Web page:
The Commuter

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The-Commuter-2018
It's a rough commute.

If it’s January, Liam Neeson must be punching people (or wolves). In “The Commuter,” directed by regular Neeson wrangler Jaume Collet-Serra (“Non-Stop,” “Run All Night”), the people who need punching are on the evening train from Manhattan to Poughkeepsie, which insurance man and former police officer Michael MacCauley (Neeson) rides every single day and usually does not have to punch anyone. On this occasion, however, he is approached by a beautiful, enigmatic woman named Joanna (Vera Farmiga), who eventually establishes the scenario: Michael must find a certain person on the train and get that person’s bag. Michael will be paid $100,000 for this. Joanna doesn’t mention any consequences if Michael chooses not to take the job, but once she’s off the train he learns that his wife and son are in danger, because of course they are. Better get punchin’!

So it’s that kind of movie: a pulpy, mildly intense potboiler where a man is forced to perform tasks while under constant (some might say impossible) surveillance, receiving messages and instructions at crucial points in a manner indicating extraordinary (some might say impossible) planning among multiple conspirators. And it’s pretty good at being that kind of movie! The screenplay (by first-timers Byron Willinger and Philip de Blasi, with rewrites by “Non-Stop” polisher Ryan Engle) keeps us in the dark with Michael, gradually revealing who’s behind all this, what’s in the bag, and what the cops played by Patrick Wilson and Sam Neill in one early scene have to do with it. Michael’s police instincts kick in; he’s on this commuter train every day, so he knows which passengers aren’t usually here and are therefore potential suspects. He has to interact with his usual commuter buddies without letting on that anything is amiss. When everything is over, a passenger says, “Next time, I’m takin’ the bus!” You know. That kind of movie.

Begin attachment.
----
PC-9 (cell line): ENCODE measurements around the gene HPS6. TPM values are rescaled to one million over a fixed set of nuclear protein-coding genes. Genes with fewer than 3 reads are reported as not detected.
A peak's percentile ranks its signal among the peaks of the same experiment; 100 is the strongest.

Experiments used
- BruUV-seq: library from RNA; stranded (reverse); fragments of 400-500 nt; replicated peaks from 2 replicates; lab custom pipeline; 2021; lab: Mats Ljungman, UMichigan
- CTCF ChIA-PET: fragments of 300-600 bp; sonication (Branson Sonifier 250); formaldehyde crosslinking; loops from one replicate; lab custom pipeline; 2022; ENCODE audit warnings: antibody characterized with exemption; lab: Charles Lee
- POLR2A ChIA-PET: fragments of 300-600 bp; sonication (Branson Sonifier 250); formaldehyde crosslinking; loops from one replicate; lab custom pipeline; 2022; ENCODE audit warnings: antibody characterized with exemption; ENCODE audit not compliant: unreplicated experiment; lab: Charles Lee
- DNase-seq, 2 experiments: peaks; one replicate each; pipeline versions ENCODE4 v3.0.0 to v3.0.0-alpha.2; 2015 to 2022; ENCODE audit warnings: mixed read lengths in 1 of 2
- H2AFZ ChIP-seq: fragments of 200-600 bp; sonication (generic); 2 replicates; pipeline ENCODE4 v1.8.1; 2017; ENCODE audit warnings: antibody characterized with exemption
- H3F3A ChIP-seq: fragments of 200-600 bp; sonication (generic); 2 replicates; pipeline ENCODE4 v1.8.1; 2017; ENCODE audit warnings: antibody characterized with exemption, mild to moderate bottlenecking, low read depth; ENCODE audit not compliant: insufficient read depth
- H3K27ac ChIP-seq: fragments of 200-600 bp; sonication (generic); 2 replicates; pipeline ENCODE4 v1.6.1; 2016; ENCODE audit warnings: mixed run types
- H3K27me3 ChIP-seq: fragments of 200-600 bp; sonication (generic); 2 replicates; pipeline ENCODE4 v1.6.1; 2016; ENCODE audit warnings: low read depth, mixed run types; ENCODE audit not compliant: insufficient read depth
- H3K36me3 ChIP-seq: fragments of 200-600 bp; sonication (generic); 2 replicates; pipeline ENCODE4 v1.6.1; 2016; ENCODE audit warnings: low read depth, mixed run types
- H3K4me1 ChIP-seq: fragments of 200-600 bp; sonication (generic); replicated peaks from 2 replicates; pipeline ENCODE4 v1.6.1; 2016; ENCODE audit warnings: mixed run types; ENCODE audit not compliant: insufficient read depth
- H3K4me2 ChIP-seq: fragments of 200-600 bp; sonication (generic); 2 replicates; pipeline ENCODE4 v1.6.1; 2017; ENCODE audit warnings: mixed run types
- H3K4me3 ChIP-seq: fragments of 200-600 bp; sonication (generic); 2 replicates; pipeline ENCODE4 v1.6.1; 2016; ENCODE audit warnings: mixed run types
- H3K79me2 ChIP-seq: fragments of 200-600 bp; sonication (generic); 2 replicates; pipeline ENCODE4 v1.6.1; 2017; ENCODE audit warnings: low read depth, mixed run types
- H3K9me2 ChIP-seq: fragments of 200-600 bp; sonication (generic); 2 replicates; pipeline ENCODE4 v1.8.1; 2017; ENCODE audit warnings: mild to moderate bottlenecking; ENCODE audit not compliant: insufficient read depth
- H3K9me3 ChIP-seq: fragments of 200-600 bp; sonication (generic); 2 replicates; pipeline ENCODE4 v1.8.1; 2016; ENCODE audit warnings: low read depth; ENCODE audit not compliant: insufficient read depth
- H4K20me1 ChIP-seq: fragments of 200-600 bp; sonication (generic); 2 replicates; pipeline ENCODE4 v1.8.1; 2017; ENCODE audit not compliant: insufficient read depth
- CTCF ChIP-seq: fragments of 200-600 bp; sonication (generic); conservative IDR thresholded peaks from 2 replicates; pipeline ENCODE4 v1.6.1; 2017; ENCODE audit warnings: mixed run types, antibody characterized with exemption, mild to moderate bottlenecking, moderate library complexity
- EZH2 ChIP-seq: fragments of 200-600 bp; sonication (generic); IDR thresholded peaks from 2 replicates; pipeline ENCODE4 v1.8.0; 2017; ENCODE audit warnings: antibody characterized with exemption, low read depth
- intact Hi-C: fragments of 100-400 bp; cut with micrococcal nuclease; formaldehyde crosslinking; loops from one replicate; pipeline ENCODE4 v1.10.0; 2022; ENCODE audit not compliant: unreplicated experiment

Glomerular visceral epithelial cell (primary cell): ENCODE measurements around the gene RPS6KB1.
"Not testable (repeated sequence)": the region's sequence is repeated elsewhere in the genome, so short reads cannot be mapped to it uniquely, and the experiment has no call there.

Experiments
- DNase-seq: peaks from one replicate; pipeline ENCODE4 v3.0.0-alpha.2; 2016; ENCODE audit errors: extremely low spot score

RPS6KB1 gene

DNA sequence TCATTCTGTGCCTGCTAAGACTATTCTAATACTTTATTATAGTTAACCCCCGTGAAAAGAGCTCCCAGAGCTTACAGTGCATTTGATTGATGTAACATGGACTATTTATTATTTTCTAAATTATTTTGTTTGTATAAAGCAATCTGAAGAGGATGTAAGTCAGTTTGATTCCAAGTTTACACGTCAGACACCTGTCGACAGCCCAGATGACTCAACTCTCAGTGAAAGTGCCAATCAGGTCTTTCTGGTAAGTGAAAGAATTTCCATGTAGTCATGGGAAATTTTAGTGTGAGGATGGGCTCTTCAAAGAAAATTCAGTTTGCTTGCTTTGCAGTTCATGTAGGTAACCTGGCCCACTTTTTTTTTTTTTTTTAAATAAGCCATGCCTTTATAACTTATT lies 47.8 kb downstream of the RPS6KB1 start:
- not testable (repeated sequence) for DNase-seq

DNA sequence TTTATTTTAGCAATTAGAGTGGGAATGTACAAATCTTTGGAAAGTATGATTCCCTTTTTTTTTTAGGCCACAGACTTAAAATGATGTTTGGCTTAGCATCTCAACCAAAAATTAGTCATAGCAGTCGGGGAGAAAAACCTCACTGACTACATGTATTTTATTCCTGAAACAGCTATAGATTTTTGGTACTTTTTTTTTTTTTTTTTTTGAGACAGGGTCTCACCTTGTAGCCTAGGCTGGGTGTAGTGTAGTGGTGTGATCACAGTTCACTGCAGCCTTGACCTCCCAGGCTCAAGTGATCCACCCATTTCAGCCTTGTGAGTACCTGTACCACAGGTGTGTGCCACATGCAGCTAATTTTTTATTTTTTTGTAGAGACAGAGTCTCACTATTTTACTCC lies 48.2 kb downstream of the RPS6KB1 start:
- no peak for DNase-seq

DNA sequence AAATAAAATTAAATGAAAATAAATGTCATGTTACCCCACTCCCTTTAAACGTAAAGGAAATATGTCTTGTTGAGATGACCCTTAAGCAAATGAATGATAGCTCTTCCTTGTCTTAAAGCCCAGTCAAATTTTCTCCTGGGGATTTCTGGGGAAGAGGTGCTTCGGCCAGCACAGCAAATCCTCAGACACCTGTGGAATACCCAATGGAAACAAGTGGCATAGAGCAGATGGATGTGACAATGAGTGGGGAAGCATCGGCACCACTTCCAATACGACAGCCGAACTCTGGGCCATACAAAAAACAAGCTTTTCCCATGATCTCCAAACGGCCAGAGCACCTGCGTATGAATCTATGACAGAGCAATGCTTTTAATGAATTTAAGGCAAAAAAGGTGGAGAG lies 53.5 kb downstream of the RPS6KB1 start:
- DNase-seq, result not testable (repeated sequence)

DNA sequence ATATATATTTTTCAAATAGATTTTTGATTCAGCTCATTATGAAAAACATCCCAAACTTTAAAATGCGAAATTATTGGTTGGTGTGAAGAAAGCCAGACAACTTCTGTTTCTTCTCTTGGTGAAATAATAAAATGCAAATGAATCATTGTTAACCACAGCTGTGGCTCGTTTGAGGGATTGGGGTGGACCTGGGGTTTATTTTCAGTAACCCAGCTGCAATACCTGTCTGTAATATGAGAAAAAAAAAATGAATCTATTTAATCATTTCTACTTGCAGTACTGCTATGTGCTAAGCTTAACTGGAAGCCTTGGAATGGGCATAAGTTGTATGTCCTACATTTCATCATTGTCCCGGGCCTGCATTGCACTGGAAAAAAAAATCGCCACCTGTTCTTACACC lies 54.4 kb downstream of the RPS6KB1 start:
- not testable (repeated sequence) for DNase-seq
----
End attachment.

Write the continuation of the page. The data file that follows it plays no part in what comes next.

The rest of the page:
It eventually gets a bit too preposterous, going off the rails (get it?) as the conspiracy gets wilder and wilder. As is often the case, we come to realize that the villains’ plan was far more elaborate and complicated than it needed to be, though of course that’s part of the fun. Collet-Serra keeps the camera moving, swooping and swirling between train cars and through windows, doing impossible things to hold our attention while Michael punches his way to justice in a respectably forgettable, good-while-it-lasts action thriller.

B- (1 hr., 44 min.; PG-13, a little profanity, moderate violence.)